by Michael White |

The business owners in the long-neglected Miracle Plaza shopping center in Bellport say they want to see the buildings rehabbed and the area beautified.

They just want to be a part of it.

But under the current plans, it looks as if one shop is being pushed out for certain: the Holla Dollar variety store.

At a meeting Thursday night at the Boys & Girls Club, a lawyer for the plaza owners handed out artist renderings that featured a Family Dollar in place of the Holla Dollar. 

The family that owns Holla Dollar was present, and took offense.

And now it appears a chunk of the neighboring community is rallying behind them.

holla daughter

Irma Valverde speaking Thursday night.

“How could you push people out like it’s nothing?” Irma Valverde, who’s father, Jesus, bought the store nine years ago, told the attorney. “I get that Family Dollar is a national corporation; they have a lot more money than my dad does. But I know my dad cares a lot about that place.”

She and her brother, who was also present, complained that the family had tried to reach out to the new landlords to talk about leasing more space and helping renovate the buildings, but to no avail.

“Your clients should try to speak to the people who are already there, and who are willing to put money into fixing that place,” she said. “I get it’s a business, but you should at least be giving people a warning, so the families could try to find money to make businesses somewhere else.”

She had tears in her eyes by the end of the three-minute speech.

“Your clients need to realize we are people too. They can find a way to make that place work and build the community up just by keeping the businesses there,” she said to applause.

“I’ll tell my clients,” said the lawyer, Christopher Nicolia of Hauppauge.

Earlier in the meeting, hosted by the Greater Bellport Coalition, Nicolia explained that the plaza owner’s business model is to purchase under-performing shopping centers and use national chain tenants as anchors to provide the income needed to fix them up.

But he also said the Family Dollar is no done deal. The renovation plans for Miracle Plaza, located near Station Road and Montauk Highway, still need town approvals.

“[The proposed facade] has not been approved yet by the Town of Brookhaven and if the Town of Brookhaven doesn’t approve it, it’s unlikely the Family Dollar will come in,” he said. “They need the signage.”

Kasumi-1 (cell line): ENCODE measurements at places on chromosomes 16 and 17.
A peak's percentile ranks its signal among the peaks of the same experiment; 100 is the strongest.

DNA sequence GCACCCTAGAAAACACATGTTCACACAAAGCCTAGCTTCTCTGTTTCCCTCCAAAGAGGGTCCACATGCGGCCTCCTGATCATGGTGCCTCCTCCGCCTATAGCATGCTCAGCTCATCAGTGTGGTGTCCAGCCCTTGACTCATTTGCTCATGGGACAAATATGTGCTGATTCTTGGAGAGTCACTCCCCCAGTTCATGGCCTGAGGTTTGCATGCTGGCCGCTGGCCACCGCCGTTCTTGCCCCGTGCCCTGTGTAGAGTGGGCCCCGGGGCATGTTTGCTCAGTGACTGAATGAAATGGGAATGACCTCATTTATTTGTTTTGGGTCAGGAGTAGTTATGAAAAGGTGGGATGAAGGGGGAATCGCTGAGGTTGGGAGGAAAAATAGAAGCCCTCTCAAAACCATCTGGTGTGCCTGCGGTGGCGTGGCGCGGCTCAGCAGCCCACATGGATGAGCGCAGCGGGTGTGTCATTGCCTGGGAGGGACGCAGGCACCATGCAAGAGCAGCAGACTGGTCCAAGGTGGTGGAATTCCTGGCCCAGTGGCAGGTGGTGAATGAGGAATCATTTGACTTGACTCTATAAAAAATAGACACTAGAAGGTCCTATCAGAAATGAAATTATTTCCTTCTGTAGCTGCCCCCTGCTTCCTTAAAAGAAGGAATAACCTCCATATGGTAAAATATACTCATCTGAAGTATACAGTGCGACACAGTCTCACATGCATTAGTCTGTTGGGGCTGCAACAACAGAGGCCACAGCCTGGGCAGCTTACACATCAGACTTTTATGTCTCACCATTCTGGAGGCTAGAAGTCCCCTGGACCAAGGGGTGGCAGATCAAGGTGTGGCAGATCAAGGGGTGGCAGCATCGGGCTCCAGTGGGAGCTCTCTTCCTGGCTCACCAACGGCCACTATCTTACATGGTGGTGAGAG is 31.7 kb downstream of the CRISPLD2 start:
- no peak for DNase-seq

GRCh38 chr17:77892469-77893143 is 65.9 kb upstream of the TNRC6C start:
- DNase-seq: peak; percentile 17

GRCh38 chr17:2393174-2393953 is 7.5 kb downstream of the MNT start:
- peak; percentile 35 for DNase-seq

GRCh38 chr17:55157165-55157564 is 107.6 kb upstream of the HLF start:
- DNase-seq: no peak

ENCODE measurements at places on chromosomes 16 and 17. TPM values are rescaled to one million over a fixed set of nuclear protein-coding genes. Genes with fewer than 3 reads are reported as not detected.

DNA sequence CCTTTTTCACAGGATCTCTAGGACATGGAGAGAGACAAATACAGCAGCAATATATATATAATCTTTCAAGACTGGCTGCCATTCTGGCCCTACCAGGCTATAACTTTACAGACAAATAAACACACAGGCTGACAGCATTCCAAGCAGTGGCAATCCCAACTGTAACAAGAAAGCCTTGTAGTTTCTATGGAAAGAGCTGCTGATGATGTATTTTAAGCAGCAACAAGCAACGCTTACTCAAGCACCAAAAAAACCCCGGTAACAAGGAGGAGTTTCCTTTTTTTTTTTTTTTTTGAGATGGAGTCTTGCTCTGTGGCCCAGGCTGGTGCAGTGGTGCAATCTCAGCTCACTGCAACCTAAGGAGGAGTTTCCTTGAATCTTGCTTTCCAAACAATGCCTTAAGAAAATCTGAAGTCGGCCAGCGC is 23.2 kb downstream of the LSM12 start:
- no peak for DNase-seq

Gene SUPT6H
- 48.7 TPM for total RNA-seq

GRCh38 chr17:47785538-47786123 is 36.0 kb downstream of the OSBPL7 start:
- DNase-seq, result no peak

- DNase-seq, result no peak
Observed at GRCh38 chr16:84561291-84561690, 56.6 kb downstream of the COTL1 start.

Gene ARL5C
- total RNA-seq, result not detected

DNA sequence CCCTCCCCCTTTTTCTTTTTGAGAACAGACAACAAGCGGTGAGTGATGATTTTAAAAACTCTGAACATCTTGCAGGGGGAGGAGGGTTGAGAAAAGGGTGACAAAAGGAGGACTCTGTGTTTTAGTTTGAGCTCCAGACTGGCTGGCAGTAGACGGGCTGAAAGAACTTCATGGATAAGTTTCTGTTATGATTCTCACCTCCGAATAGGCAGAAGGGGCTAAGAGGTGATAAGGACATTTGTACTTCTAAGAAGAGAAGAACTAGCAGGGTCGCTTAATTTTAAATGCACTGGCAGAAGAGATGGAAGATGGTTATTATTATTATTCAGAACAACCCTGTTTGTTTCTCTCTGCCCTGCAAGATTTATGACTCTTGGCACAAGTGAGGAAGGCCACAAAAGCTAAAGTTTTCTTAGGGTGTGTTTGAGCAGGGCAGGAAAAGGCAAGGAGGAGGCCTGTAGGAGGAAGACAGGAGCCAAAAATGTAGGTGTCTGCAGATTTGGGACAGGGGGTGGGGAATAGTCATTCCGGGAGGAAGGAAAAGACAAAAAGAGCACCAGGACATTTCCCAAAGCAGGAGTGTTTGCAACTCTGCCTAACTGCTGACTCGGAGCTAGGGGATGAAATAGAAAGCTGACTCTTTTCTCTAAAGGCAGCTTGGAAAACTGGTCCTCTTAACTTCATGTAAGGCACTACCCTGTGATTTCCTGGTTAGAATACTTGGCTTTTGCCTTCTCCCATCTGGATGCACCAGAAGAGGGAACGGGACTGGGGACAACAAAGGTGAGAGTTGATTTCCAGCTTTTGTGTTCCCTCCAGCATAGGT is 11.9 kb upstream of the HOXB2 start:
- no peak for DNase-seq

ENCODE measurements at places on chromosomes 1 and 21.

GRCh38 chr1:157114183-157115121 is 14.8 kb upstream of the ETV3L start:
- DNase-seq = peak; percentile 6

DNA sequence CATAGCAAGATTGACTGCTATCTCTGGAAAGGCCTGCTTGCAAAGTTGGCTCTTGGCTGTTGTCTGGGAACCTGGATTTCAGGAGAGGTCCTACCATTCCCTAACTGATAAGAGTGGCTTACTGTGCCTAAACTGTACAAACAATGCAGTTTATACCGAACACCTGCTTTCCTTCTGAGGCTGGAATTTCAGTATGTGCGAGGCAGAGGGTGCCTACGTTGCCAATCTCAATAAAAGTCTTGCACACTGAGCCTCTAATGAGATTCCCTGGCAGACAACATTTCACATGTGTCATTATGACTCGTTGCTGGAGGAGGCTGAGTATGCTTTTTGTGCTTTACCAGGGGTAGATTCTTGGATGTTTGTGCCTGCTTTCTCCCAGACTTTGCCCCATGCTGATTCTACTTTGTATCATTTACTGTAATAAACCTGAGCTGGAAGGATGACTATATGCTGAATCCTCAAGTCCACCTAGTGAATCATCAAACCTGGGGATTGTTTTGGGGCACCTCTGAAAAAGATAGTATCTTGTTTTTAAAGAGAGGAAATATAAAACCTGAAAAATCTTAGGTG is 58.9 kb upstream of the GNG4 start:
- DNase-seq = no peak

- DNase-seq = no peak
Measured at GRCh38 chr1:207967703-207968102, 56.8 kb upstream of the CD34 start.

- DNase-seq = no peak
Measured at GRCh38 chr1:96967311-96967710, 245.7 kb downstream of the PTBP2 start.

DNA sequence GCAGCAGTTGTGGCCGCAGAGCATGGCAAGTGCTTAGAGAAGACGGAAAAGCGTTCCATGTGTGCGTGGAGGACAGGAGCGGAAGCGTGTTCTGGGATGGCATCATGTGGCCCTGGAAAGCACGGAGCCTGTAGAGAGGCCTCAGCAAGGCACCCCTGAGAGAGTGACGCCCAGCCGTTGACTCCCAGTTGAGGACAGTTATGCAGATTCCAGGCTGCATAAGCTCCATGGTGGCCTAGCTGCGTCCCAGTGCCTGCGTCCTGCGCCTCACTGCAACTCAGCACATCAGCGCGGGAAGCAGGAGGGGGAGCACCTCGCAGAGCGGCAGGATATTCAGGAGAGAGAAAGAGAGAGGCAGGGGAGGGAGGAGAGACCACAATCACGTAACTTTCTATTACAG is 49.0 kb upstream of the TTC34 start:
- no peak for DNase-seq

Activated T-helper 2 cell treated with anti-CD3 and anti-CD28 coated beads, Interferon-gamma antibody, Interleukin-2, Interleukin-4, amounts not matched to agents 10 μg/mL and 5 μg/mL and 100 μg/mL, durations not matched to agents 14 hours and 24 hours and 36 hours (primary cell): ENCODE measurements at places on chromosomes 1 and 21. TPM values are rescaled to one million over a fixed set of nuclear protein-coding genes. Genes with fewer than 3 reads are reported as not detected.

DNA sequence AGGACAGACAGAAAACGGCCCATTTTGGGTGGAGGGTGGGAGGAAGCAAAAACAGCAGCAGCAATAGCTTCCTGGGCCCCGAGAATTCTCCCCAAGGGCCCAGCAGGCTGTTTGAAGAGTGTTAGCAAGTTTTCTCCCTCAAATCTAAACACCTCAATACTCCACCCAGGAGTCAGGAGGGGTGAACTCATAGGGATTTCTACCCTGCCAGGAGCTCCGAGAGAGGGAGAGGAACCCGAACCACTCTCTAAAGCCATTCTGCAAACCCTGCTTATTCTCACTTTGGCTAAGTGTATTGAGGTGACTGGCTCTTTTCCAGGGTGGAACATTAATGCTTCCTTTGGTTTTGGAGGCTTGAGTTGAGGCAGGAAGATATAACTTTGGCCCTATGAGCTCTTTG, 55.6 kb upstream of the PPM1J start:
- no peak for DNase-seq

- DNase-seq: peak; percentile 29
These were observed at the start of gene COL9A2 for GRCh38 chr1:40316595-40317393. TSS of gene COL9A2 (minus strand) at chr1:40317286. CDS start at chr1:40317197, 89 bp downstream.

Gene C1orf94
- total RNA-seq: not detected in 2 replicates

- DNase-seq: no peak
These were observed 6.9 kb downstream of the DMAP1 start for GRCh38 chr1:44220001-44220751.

The meeting, which was attended by more than two dozen people, eventually turned into a call for action.

“Don’t tear our barbershop down. Don’t take our Chinese place. Don’t take our Holla Dollar. Don’t do nothing, because we’re comfortable with those people,” said Rodney Terry, who lives in the area. “We know them. We’ve known them for years. And we love their hospitality, just like they love us for what we provide for them.”


James Plummer outside his shop

Nicolia said the Chinese food restaurant, Fuji, as well as the barbershop, Imperial Kutt Kreator’s, are still part of the plans for the renovated shopping center.

The developers don’t yet have a date with the Planning Board but they’re looking to move on the project “as soon as possible,” Nicolia said.

But there are concerns that with the renovation, rents will be raised to a point that’s out of sync with current businesses’ established budgets, forcing longtime tenants like the barbershop to move.

“I think a little change would be good, but if I can’t afford to stay here, what good is it for me?” said the barbershop’s owner, James Plummer, last week.

Plummer said he’s been cutting hair at Miracle Plaza for 21 years before buying the shop 10 years ago.

“I don’t know who to believe,” he said. “And they keep raising the rent.”

Asked about increased rents at the meeting, Nicolia said Bellport Plaza LLC, which bought the land earlier this year, has to generate enough revenue to pay the loan the company took out to purchase the property.

A Bellport lawyer who was in attendance, Regina Seltzer, said the only real power the neighbors have is with the town Planning Board.

“You have no power at all with the people who he represents,” said Seltzer, who served on the board for seven years. “They don’t care who you are, because you don’t have anything you can give them, or anything that they want.

“But with the Planning Board, you’re a resident of the town and a voter and a taxpayer. So you’ve got a certain amount of clout, especially if you do it as a group.”

Many of those in attendance then agreed to meet again soon to hammer out a plan.

“If everyone in this building showed up with a ‘No Family Dollar’ shirt on, and Channel 12 there, then maybe people would listen to us,” said one woman.

There were also threats of a boycott of any incoming Family Dollar.

“You’re going to be asking the people of North Bellport to support your Family Dollar? It’s not going to happen,” Terry said. “We support Holla Dollar like we always had for 20 years. And we’d support them for another 20 years. But Family Dollar isn’t going to get any of my money.

“Their business will crash, just like you’re trying to make [the Holla Dollar] crash.”

Top: Jesus Valverde in his Holla Dollar variety store last week. (Credit: Michael White)